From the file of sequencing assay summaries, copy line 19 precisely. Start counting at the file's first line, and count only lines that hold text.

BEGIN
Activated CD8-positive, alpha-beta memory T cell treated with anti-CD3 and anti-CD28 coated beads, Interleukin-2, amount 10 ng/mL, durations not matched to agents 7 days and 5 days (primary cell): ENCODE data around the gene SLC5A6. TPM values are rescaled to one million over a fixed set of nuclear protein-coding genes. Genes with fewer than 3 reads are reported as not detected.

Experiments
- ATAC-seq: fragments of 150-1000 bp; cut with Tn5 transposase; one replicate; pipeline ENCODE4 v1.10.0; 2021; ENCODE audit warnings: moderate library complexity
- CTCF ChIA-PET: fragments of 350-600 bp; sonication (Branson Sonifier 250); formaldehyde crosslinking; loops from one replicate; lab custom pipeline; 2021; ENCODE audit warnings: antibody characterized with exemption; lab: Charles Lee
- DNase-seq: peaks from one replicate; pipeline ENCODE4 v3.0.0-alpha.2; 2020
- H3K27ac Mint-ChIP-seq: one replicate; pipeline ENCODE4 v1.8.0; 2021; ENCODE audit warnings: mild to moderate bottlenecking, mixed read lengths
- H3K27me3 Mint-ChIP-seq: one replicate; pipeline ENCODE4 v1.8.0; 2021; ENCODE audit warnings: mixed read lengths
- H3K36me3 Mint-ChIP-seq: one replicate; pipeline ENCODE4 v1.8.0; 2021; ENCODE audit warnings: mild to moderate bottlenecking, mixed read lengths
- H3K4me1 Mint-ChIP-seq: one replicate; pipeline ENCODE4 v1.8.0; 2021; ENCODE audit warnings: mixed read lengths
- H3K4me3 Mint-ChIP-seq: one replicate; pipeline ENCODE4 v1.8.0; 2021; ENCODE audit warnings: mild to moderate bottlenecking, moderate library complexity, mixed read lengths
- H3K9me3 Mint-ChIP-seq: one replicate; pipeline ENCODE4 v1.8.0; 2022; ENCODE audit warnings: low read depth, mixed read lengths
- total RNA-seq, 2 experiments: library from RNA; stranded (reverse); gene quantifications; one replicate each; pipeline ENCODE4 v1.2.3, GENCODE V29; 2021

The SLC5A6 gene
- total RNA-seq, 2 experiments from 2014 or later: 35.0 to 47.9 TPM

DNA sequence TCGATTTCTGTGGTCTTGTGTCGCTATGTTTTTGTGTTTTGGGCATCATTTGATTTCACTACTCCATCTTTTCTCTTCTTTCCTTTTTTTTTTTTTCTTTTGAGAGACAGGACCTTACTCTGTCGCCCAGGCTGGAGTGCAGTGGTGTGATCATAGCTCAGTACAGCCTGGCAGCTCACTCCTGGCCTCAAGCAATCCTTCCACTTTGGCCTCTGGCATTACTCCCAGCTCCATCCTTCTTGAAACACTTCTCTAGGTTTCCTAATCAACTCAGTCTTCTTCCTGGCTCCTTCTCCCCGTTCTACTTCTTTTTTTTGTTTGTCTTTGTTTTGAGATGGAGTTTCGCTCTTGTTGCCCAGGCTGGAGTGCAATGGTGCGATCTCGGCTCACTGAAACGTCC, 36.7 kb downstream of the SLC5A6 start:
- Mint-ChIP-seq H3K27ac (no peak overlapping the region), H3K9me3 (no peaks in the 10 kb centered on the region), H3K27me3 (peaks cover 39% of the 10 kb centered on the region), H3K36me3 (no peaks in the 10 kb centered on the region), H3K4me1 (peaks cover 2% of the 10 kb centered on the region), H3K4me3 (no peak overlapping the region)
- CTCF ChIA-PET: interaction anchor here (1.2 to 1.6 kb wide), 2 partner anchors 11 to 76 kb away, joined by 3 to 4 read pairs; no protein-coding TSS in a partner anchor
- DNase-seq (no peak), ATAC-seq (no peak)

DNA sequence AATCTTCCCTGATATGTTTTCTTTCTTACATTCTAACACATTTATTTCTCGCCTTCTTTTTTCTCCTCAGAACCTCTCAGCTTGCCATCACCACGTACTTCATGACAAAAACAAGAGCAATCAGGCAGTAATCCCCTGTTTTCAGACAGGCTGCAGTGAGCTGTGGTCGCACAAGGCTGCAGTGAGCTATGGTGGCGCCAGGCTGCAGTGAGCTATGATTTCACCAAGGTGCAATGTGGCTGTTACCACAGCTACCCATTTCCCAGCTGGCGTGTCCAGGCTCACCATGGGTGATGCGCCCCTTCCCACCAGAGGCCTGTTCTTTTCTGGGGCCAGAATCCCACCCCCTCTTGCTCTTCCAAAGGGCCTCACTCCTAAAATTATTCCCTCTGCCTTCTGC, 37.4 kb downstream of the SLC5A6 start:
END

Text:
DNA sequence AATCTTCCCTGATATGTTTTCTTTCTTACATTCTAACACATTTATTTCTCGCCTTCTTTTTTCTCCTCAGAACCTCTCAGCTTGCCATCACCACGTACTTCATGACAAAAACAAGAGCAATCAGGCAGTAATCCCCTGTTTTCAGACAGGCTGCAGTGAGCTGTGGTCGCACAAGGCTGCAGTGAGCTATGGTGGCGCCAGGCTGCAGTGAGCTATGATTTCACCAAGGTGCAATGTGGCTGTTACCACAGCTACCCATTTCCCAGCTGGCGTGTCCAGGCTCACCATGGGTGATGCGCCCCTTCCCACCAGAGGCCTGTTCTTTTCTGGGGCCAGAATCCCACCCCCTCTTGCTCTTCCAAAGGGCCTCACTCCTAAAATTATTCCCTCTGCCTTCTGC, 37.4 kb downstream of the SLC5A6 start: